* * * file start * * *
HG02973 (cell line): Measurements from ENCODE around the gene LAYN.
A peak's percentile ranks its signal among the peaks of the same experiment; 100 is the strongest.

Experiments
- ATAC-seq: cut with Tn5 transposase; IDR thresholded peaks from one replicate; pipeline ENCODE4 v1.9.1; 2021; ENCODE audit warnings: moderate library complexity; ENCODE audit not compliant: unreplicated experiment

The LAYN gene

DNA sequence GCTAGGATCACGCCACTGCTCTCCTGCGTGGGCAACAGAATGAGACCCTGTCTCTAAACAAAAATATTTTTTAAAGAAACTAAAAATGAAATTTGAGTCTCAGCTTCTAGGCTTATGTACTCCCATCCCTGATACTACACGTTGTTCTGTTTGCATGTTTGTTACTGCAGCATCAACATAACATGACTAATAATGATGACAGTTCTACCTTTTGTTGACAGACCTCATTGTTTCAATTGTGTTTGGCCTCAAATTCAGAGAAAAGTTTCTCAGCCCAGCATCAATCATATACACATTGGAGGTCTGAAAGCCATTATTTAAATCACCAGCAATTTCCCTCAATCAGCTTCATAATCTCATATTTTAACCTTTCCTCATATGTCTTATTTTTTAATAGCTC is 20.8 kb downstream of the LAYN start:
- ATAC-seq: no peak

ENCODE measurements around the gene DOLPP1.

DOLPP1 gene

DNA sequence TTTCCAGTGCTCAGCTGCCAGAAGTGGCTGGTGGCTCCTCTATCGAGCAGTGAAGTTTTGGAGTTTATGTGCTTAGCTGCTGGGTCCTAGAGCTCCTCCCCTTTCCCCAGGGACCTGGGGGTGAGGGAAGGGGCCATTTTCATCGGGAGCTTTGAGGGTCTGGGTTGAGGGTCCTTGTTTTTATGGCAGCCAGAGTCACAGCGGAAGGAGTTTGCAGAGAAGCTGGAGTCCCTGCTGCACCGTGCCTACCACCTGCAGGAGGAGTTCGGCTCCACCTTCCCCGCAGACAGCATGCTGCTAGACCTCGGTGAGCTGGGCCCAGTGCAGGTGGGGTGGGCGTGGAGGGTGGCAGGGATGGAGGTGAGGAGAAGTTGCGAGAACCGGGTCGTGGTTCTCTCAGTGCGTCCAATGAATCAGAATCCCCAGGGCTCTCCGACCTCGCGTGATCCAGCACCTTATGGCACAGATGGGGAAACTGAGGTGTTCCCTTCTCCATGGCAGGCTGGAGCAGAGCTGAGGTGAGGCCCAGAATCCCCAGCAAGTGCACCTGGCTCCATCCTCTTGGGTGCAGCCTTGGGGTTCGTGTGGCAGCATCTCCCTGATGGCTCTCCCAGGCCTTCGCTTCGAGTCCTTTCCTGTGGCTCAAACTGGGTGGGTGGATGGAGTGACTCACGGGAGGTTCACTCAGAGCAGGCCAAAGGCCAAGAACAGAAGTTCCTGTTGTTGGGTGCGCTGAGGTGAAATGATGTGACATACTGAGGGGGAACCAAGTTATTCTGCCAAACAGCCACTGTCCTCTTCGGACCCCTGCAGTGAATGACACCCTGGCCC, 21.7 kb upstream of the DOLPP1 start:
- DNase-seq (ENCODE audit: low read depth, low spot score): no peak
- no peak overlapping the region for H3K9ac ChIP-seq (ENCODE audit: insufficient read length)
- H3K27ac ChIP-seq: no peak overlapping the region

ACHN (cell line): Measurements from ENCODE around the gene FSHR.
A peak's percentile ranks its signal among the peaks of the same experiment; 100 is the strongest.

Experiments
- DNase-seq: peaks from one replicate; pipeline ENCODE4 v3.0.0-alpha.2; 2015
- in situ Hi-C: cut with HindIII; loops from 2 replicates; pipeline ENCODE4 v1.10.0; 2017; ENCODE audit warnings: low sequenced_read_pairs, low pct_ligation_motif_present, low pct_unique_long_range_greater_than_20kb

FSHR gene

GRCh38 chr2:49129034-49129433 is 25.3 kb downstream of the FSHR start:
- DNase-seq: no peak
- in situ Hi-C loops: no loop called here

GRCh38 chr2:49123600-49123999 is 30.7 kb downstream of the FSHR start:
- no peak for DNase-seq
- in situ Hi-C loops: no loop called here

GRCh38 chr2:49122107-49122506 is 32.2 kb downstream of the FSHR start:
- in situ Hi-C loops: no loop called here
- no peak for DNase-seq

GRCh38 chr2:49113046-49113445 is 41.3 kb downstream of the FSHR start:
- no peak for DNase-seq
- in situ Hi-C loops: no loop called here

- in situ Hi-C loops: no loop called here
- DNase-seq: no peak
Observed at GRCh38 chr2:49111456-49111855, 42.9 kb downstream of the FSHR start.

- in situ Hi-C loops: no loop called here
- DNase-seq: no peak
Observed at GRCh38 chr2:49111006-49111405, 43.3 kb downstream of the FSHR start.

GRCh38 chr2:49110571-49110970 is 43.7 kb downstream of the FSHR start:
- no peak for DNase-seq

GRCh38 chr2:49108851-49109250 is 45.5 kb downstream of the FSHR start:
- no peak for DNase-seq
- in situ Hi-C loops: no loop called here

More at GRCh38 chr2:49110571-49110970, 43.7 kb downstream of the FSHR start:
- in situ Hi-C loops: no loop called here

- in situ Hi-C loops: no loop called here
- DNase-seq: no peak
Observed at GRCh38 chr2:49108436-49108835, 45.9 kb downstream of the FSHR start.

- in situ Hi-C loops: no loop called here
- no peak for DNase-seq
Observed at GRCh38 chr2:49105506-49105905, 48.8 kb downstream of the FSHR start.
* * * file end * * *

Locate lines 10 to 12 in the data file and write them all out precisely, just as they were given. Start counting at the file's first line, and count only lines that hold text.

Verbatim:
DNA sequence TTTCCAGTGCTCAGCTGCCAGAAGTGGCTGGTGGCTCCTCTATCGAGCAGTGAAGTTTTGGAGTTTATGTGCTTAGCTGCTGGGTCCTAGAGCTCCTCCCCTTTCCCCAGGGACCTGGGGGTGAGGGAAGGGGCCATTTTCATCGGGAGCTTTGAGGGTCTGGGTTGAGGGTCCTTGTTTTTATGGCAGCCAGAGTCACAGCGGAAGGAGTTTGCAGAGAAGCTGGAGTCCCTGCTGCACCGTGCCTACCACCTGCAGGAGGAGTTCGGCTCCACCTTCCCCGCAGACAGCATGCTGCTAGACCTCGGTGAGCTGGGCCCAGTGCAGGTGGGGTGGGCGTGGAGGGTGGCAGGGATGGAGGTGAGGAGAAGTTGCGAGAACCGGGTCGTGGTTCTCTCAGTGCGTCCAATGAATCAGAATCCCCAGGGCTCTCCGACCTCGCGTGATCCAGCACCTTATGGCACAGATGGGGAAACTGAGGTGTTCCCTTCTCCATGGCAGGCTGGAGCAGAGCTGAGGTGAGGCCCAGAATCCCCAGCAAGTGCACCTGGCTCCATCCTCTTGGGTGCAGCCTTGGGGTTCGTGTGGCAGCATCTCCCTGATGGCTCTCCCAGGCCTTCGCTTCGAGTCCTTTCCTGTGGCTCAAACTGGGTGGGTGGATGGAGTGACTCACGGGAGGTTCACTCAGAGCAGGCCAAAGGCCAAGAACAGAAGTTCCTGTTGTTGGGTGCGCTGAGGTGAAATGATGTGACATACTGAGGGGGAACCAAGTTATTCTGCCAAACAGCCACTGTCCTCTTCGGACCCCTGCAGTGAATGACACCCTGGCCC, 21.7 kb upstream of the DOLPP1 start:
- DNase-seq (ENCODE audit: low read depth, low spot score): no peak
- no peak overlapping the region for H3K9ac ChIP-seq (ENCODE audit: insufficient read length)